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Breakthrough for compounds that assist tissue healing

23 May 2013

HRB-funded researchers at NUI Galway have made a significant breakthrough in the manufacture of dendritric polymers which could have wide applications in medical devices, drug delivery, elastics and adhesives.

Lead researcher, Dr Wenxin Wang from the Network of Excellence for Functional Biomaterials (NFB) in the National University of Galway Ireland has been working to find treatments for skin diseases such as Epidermolysis Bullosa, Diabetic Ulcers and acute and chronic skin wounds like incisional skin cuts.

'We have been investigating the use of materials called dendritic polymers for biomedical applications such as drug/gene delivery, cross linkable hydrogel materials and skin adhesives. Up to now, it has been very difficult to make large quantities of such polymers.

However our new process enables us to make these complex dendritic polymers with previously unimaginable ease. This process which we call ?vinyl oligomer combination? was developed by our team in collaboration with Dr Julien Poly from the Institut de Science des Matériaux de Mulhouse, France.

This synthesis method could also allow us to easily tailor polymer properties, such as structure, functionality, strength, size, density and degradation and this synthesis method could be used for a wide range of materials outside the biomedical field.'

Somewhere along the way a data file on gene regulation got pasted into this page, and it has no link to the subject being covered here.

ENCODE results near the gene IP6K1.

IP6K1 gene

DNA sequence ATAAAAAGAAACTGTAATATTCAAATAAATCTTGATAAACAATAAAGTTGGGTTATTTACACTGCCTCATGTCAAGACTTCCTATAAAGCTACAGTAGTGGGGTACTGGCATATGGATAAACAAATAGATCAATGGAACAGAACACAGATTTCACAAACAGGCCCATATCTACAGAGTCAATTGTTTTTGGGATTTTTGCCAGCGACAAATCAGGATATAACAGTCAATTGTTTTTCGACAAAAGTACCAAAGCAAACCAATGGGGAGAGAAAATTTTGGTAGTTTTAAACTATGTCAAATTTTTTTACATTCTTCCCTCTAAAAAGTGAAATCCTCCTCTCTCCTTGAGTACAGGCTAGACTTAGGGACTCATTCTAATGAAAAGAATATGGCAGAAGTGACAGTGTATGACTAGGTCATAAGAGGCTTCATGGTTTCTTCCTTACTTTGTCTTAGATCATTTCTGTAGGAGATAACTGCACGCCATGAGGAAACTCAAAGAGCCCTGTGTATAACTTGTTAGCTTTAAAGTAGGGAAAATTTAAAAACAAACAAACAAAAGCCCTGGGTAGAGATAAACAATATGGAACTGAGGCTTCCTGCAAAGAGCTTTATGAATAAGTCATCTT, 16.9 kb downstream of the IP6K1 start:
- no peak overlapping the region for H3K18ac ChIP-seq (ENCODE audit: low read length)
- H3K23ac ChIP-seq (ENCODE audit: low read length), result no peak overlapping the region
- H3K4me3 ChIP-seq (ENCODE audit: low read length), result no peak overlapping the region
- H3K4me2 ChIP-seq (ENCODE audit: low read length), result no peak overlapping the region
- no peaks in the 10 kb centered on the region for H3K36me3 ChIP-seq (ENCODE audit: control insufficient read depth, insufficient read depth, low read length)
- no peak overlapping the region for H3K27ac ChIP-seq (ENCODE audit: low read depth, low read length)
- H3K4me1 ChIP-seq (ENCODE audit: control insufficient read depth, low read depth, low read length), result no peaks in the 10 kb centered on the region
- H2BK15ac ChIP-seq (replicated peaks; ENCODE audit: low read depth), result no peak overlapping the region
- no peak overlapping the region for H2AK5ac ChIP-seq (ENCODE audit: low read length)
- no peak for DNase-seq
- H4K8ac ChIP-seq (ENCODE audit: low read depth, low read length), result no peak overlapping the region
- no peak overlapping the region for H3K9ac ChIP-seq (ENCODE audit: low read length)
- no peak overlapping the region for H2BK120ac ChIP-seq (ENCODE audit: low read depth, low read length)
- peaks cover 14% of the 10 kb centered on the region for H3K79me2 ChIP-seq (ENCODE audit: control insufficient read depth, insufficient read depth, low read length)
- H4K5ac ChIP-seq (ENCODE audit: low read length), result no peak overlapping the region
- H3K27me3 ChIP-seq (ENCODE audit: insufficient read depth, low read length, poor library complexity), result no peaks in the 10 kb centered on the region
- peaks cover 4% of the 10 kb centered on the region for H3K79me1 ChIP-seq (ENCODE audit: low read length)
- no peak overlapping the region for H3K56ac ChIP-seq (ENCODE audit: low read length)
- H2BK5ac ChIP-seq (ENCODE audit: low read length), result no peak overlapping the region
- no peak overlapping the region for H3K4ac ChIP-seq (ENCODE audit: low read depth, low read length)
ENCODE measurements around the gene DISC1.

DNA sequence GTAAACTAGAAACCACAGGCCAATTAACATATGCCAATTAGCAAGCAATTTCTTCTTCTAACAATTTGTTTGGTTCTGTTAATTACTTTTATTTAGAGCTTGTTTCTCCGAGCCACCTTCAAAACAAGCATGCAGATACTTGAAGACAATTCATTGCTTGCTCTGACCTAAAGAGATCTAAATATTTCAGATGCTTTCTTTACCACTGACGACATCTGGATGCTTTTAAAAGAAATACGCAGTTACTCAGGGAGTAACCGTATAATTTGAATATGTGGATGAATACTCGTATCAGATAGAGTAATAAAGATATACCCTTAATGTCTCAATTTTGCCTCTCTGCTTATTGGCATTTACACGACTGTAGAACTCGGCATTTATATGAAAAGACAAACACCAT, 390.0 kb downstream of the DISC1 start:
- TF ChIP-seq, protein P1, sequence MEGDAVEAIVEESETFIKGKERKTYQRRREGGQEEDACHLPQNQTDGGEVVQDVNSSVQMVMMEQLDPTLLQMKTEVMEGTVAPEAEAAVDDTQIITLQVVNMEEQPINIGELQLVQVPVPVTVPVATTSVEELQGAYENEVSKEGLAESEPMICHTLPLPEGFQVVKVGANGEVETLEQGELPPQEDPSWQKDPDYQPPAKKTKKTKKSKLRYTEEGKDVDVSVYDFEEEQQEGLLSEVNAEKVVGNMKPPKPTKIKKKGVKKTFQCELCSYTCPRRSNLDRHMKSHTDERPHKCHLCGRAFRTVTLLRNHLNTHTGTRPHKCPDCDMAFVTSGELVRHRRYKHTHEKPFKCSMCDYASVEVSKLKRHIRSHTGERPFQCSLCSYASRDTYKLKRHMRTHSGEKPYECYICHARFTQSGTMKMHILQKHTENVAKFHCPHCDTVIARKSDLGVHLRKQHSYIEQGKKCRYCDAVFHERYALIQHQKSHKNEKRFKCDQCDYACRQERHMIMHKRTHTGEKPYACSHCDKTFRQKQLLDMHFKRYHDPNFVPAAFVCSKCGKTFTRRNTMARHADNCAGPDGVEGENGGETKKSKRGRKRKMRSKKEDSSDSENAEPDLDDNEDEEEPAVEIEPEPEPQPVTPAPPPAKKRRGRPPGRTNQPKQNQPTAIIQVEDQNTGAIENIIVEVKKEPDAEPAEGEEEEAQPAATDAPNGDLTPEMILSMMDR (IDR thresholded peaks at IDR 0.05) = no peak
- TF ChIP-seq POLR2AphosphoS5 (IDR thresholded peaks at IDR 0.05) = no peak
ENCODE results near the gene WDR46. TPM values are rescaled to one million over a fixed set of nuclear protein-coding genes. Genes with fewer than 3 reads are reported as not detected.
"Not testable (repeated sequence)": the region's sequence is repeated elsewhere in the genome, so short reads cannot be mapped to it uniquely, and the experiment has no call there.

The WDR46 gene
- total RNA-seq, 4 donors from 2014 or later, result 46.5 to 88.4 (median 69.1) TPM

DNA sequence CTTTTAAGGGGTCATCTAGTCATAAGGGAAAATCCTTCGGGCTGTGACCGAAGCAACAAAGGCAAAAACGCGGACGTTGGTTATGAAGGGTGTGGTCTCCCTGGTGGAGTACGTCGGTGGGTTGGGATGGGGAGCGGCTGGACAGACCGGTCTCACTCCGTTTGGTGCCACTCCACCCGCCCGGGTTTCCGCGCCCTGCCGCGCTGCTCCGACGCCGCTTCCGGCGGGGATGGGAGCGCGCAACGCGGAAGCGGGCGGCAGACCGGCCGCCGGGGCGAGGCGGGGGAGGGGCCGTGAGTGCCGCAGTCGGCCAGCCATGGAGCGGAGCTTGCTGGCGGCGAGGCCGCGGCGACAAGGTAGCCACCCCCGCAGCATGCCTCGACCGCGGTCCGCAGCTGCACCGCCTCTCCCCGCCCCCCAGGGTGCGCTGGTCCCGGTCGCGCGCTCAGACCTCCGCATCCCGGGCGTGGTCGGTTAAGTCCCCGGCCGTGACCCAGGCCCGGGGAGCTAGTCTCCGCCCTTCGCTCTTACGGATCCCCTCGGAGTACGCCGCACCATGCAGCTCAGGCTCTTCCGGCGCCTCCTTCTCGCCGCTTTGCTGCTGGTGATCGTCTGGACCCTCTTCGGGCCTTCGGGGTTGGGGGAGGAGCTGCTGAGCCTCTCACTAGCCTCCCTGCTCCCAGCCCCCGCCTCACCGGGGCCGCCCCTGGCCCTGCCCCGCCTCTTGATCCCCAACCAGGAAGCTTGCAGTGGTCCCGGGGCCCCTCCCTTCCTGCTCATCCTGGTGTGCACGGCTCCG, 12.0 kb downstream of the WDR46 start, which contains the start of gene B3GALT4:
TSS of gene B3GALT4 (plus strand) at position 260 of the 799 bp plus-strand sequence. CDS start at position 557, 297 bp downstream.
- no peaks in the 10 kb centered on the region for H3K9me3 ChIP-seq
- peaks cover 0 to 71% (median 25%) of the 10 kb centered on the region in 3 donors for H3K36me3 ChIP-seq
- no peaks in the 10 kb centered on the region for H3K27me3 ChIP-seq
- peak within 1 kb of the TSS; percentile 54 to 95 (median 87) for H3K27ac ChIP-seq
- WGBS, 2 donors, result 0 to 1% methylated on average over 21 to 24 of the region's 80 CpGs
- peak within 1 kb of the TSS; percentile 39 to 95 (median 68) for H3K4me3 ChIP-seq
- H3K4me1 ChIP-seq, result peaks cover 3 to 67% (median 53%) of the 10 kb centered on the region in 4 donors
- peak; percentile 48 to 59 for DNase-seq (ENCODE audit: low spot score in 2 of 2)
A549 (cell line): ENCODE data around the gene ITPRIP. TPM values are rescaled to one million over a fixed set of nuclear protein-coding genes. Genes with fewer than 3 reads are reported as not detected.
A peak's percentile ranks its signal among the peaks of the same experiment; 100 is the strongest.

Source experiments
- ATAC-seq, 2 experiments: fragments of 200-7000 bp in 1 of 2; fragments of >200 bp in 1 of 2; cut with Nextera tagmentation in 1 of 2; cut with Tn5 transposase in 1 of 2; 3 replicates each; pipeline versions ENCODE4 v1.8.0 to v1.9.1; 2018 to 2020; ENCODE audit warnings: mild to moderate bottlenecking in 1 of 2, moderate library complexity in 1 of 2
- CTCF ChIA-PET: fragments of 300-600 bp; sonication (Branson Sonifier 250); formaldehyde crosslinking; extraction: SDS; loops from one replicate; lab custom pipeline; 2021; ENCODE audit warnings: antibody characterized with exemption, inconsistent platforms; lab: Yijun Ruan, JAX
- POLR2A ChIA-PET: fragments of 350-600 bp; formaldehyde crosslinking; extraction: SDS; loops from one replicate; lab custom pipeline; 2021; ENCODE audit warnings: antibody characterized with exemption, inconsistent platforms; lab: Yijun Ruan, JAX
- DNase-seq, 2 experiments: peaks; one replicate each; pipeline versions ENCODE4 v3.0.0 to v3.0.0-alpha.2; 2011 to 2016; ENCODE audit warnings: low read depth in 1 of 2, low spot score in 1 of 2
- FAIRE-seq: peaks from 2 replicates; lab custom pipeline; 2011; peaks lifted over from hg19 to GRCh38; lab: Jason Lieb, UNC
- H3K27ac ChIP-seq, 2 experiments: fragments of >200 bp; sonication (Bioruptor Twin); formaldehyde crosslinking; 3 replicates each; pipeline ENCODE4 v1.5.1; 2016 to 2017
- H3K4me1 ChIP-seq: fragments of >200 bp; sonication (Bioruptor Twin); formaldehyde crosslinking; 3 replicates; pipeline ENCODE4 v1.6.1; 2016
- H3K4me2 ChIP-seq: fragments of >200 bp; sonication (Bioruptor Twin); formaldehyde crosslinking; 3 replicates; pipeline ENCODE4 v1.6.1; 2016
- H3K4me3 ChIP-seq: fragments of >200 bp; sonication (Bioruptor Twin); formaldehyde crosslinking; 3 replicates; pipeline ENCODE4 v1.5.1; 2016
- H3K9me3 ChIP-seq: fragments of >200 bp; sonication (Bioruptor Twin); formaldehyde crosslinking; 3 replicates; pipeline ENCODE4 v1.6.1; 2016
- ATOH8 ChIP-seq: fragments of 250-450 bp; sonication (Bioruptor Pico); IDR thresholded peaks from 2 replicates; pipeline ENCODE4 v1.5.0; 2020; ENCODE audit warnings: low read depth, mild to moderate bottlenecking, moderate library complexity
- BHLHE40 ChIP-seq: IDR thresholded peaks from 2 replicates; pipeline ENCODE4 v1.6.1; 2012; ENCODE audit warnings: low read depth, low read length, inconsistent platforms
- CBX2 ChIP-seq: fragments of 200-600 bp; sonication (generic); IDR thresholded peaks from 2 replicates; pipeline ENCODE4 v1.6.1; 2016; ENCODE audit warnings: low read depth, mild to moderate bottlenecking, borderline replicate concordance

The researchers took inspiration from ancient arts, and use their new technique to build up ?Celtic Knots?. These materials have chains that only link to themselves in an interlaced pattern. In addition, the new technique can also create hyper-branching polymers, which branch and spread outwards like trees.

As an example of the medical application, dendritic polymers can be used as a skin adhesive, for example delivered in a solution that forms the gel on the skin to cover and seal the wounds. These gel layers can also be used to release therapeutic drugs/genes to the area to promote accelerated healing.

The research, funded by the Health Research Board (HRB), Science Foundation Ireland (SFI), DEBRA Ireland and DEBRA Austria is published in Nature Communications journal at the first link below.

More information is also available from the press release on the NUI Galway website at the second link.

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